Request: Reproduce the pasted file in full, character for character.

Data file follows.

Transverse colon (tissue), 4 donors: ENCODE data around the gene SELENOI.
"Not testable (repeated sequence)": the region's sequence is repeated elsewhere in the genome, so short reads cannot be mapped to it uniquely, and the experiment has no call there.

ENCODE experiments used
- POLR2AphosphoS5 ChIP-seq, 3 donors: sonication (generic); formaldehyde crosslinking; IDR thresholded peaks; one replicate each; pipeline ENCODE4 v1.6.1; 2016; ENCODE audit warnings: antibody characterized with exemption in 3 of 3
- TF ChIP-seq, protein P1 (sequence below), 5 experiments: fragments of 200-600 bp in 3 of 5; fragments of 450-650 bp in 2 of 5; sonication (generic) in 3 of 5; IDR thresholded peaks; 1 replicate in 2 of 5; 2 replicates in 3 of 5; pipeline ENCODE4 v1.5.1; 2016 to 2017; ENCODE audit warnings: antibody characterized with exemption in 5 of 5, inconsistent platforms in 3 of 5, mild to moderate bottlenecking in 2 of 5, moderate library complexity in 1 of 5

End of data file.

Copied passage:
Transverse colon (tissue), 4 donors: ENCODE data around the gene SELENOI.
"Not testable (repeated sequence)": the region's sequence is repeated elsewhere in the genome, so short reads cannot be mapped to it uniquely, and the experiment has no call there.

ENCODE experiments used
- POLR2AphosphoS5 ChIP-seq, 3 donors: sonication (generic); formaldehyde crosslinking; IDR thresholded peaks; one replicate each; pipeline ENCODE4 v1.6.1; 2016; ENCODE audit warnings: antibody characterized with exemption in 3 of 3
- TF ChIP-seq, protein P1 (sequence below), 5 experiments: fragments of 200-600 bp in 3 of 5; fragments of 450-650 bp in 2 of 5; sonication (generic) in 3 of 5; IDR thresholded peaks; 1 replicate in 2 of 5; 2 replicates in 3 of 5; pipeline ENCODE4 v1.5.1; 2016 to 2017; ENCODE audit warnings: antibody characterized with exemption in 5 of 5, inconsistent platforms in 3 of 5, mild to moderate bottlenecking in 2 of 5, moderate library complexity in 1 of 5